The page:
The reality is not that good as it sounds.
Currently 18TB written into my drive now, and it is degraded by 21% (79% life remaining)
Thats about 37,5GB per day for 16 months now ( i don't even know what is actually writing this much data into my SSD, but i always have chrome open with like 20 tabs )

Judging by marketing material, it would seem that it should be showing only 10% wear level right?

I also have SX8200 (non pro) and the trend is the same. Wears out much faster than it should.
21% health drop doesn't mean going through 21% of it's TBW, it means that the cells already started deteriorating, which shouldn't happen before reaching the TBW. So You just have faulty products.

And yes - chrome (and any other browser) can be the culprit for such huge workout - constantly writing down the cache while You use it... One way to prevent it would be to move the cache to a normal HDD.
 
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Everytime I read threads about the danger of QLC Nand I remember the dawn of SSDs when the same argument was used vs HDDs. The only SSD drive that has failed on me is one that I bought on Ebay (Sandisk Ultra 2 960GB used). If you are really worried about lifespn do what I did and put 2 in RAID 0.
 
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I'd be even more worried about that raid0. :p

Had one r0 matrix fail on me 10 years ago, ruined my music collection - all files full of jitter... Spent months bringing it back from the CDs.

From that moment I'm a zealous worshipper of one saying: "there are two types of people - those that do backup, and those that will start doing backup". Also ditched all raid0 ideas - since SSDs are way faster than HDD, there's no point for me to risk it for small performance improvements.
 
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I'd be even more worried about that raid0. :p

Had one r0 matrix fail on me 10 years ago, ruined my music collection - all files full of jitter... Spent months bringing it back from the CDs.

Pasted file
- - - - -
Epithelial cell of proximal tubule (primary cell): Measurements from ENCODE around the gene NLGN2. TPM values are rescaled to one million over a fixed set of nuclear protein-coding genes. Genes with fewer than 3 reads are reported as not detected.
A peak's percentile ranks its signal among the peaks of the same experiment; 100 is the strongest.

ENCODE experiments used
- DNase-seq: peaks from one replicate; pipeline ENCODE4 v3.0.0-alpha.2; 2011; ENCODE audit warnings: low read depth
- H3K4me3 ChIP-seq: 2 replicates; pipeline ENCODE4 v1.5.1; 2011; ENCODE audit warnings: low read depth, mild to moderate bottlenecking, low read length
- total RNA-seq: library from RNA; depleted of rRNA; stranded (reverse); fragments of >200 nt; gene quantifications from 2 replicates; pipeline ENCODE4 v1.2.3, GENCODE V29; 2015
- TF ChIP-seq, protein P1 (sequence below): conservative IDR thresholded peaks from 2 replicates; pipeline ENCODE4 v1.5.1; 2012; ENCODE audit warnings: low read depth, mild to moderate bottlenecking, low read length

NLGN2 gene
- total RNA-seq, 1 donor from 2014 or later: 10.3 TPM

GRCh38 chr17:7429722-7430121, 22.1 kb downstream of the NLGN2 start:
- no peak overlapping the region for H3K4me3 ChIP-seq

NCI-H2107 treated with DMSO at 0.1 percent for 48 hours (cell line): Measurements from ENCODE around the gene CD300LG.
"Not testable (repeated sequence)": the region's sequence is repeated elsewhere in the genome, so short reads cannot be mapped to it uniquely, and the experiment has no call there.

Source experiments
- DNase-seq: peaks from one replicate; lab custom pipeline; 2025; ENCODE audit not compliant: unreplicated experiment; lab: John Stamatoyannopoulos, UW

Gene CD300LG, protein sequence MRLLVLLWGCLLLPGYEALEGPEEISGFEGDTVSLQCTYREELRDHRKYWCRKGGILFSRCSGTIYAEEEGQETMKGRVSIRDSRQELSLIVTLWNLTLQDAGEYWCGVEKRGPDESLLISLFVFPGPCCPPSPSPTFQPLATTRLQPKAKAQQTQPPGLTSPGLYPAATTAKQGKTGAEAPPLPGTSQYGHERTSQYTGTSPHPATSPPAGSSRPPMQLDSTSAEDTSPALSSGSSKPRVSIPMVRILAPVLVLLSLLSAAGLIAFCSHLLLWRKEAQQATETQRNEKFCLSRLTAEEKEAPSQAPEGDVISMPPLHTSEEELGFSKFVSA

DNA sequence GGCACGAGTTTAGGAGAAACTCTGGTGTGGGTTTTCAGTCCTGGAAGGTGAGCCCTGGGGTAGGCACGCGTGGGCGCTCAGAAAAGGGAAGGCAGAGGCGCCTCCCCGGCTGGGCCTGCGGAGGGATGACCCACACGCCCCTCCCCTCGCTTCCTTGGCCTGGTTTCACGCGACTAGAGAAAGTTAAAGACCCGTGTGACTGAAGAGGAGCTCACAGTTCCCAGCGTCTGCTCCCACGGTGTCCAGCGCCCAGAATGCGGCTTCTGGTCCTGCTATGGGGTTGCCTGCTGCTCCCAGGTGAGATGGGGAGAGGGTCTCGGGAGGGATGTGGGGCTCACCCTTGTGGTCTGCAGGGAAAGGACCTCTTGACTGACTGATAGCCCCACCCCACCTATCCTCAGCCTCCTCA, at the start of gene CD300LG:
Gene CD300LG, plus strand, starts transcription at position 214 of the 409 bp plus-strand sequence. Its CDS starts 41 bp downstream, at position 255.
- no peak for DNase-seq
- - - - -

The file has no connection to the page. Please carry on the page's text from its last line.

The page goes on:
From that moment I'm a zealous worshipper of one saying: "there are two types of people - those that do backup, and those that will start doing backup". Also ditched all raid0 ideas - since SSDs are way faster than HDD, there's no point for me to risk it for small performance improvements.
The difference between RAID 0 on a HDD and SSD are like night and day. As RAID works the way it does for me it is a solution for people worried about wear. I have never had a RAID array fail.
 
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In a lot of ways that’s why I only buy Samsung SSDs.
 
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21% health drop doesn't mean going through 21% of it's TBW, it means that the cells already started deteriorating, which shouldn't happen before reaching the TBW. So You just have faulty products.

And yes - chrome (and any other browser) can be the culprit for such huge workout - constantly writing down the cache while You use it... One way to prevent it would be to move the cache to a normal HDD.
No, Crucial thinks its normal. My cells degrade twice as fast, because my drive is not performing workload which would allow it to reach the advertised TBW.
You would assume that TBW is the minimum ammout of data you will write until it reaches 0% no matter what is the workload, but its not.
 
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No i'd not assume that. My old Samsung 830 is still at 100% after writing around 40TB. I also had a laptop with a small 32GB mSata disk acting as a cache (so every write went through it before saved on a HDD) and it only started deteriorating after a long time.

If Crucial was stating that lowered health on a SDD is normal, for me it sounds like washing their hands...
 

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In a lot of ways that’s why I only buy Samsung SSDs.
840 dead, replaced
860 Evo dead, twice, replaced
SM951 over heated damaged it's nand, replaced
PM981 over heats, replaced

This is personal or near to me machines. I had those drives replaced under warranty. I have several Samsung drives that have been perfect so far though. Samsung has funky drives and NAND failures too.

I've branched out besides being an Intel/Samsung SSD loyalist. MX500, MP510, SX8200NP and 8200PNP.

I use the ram buffering offered by Samsung and Crucial to hopefully lessen the cache thrashing wear on the drive. I also tend to run an over-partition of 10% on all of the drives for better wear leveling.